Vodka, capitalism and Russia's "mortality crisis"

When communism ended in Russia, death rates shot up: but how much of that was actually due to economic turmoil?

Via Tim Worstall, a new NBER paper argues that the massive surge in deaths after the end of communism in Russia may have a simple, single cause: "the demise of the 1985-1988 Gorbachev Anti-Alcohol Campaign."

There is no doubt that the period between 1990 and 1994 was one of extraordinary turbulence in Russia. The country experienced, in just four years, a rapid and wholesale transition from an almost entirely centralised economy to one of the freest markets in the world. The opportunism of the change was given as an archetypal example of the "Shock Doctrine" by Naomi Klein, in her book of the same name.

One of the key stats cited to prove the upheaval is the astonishing leap in mortality. As the authors of the paper, Jay Bhattacharya, Christina Gathmann, and Grant Miller (of Stanford university) write:

Crude death rates in Russia soared by 40% between 1990 and 1994, climbing from 11 to nearly 15.5 per thousand. By 2009 standards, the decline in male life expectancy at birth (by nearly 7 years, to 57.6) would tie Russian men with their counterparts in Bangladesh, falling short of male longevity in less-developed countries with troubled population health histories (Botswana, Haiti, North Korea, and Yemen, for example). The magnitude of this surge in deaths – coupled with the Soviet Union’s international prominence – has prompted observers to term this demographic catastrophe “the Russian Mortality Crisis.”

The immediate cause of the surge in deaths isn't economic transition, but a massive rise in alcohol consumption; the types of deaths that increased most were those related to alcoholism, like alcohol poisoning, violent deaths, heart attacks and strokes. Additionally, the deaths were concentrated amongst working age men.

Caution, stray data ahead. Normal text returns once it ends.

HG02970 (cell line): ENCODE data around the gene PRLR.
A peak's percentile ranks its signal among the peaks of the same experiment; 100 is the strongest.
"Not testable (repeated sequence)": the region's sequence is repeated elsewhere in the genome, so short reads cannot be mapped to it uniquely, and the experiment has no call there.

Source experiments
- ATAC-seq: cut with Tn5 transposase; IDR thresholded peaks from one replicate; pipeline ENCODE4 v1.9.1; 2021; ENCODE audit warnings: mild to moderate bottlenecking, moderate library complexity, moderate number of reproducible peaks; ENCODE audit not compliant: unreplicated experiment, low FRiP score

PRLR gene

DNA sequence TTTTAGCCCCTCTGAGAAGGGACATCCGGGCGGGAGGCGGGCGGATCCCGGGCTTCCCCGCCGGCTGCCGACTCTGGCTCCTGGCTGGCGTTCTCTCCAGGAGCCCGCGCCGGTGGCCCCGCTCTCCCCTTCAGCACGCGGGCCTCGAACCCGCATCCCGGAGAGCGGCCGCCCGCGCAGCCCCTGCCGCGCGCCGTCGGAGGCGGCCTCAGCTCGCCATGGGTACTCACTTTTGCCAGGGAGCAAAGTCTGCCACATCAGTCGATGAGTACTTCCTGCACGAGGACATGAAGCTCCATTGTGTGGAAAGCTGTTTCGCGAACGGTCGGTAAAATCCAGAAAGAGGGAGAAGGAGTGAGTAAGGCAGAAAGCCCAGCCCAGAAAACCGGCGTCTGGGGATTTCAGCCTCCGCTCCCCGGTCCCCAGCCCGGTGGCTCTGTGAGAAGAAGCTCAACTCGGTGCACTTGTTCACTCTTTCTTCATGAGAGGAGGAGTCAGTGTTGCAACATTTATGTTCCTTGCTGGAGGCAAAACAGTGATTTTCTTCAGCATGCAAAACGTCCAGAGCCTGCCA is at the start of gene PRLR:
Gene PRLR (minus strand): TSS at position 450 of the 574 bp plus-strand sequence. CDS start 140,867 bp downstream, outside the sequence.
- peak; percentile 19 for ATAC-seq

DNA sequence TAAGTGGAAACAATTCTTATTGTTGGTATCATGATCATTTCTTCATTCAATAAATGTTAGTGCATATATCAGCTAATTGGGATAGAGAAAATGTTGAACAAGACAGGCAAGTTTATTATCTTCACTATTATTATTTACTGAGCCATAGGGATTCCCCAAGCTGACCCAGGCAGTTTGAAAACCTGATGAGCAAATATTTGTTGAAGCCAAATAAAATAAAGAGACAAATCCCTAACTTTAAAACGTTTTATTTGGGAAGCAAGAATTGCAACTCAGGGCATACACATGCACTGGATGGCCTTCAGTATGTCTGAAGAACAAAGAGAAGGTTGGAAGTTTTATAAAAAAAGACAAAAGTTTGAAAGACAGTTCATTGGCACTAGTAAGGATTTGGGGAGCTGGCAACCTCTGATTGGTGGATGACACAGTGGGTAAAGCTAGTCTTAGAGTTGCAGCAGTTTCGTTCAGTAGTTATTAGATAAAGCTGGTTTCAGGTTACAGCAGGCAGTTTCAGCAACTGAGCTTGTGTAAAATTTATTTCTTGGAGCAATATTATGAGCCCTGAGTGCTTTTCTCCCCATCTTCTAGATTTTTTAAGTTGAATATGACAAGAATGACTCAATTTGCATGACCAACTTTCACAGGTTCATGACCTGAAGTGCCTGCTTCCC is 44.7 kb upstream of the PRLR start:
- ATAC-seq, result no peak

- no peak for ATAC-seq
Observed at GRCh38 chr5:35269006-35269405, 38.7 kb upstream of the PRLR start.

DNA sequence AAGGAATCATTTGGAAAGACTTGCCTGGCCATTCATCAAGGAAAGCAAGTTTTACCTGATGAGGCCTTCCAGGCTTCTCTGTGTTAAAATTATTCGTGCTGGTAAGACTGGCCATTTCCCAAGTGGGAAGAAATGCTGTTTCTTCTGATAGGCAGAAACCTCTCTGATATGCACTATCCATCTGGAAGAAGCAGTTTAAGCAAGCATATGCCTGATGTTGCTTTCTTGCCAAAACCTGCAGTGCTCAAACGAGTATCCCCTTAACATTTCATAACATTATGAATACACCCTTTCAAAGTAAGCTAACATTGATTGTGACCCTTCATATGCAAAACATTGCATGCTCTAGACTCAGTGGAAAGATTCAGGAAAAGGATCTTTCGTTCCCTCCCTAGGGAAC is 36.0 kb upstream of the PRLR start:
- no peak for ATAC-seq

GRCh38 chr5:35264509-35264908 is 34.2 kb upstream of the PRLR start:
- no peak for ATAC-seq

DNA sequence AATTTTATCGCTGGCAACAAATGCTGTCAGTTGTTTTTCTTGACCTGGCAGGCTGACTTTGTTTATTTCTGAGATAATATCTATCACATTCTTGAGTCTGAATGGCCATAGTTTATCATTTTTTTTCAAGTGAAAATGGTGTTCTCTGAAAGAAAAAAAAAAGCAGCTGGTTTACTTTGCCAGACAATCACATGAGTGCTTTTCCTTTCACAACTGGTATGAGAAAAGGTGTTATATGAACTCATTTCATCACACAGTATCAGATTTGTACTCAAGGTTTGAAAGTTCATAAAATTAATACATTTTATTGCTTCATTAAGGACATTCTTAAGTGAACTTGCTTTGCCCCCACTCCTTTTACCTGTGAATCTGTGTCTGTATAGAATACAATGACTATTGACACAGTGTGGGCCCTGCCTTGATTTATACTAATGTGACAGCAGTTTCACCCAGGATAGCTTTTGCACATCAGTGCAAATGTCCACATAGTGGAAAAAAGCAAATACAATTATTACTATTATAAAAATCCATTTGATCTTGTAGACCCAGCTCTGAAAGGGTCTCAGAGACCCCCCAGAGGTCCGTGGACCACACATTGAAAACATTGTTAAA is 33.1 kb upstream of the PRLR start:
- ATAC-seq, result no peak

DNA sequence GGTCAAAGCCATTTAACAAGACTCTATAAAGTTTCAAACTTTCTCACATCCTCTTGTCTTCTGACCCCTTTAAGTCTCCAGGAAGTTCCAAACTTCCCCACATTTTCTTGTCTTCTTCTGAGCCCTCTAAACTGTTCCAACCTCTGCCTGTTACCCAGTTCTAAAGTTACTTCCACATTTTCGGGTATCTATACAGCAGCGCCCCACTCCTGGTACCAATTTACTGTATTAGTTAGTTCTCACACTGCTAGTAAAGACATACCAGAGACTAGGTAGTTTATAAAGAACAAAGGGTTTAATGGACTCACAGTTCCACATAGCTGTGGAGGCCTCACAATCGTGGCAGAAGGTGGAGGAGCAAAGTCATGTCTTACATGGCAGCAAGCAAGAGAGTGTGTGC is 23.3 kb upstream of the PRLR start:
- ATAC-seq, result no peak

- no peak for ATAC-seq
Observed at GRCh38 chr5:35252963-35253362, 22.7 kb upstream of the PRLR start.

What the authors argue is that, while alcoholism can of course be the result of societal factors, it also suggests that factors more directly related to drinking be examined. Their key prompt comes in the form of the following chart:

 

While the post 1990 spike is very real, the corresponding pre-1990 dip is under-explained by narratives which focus on economic upheaval. But it is potentially explained by the success, and then demise, of the USSR's "Measures to Overcome Drunkenness and Alcoholism", which "ushered in the country’s most stringent anti-alcohol policies since its 1919- 1925 prohibition".

The actual measures are fascinating, especially in the context of today's debate around minimum pricing. They addressed both supply and demand, by:

  • Reducing production of alcohol;
  • Restricting alcohol sales on business days, raising the drinking age, and banning restaurants from selling spirits;
  • Raising prices by around a quarter, then a half;
  • Introducing new sanctions for alcohol related crimes;
  • (and on the demand side) subsidising substitute activities like parks and sports clubs;
  • Propoganda and a ban on glamorous depictions of drinking;
  • And improved treatment of alcoholism.

These measures had a huge success; although the official statistics probably overstate the effect, due to the difficulty of accounting for moonshine production, they show a drop in sales of 50 per cent. That led to a continued decrease in death rates:

 

Importantly, the authors argue that the measures would take a while to unwind once the program ended in 1988, explaining the lag in time between its end and the beginning of the mortality spike.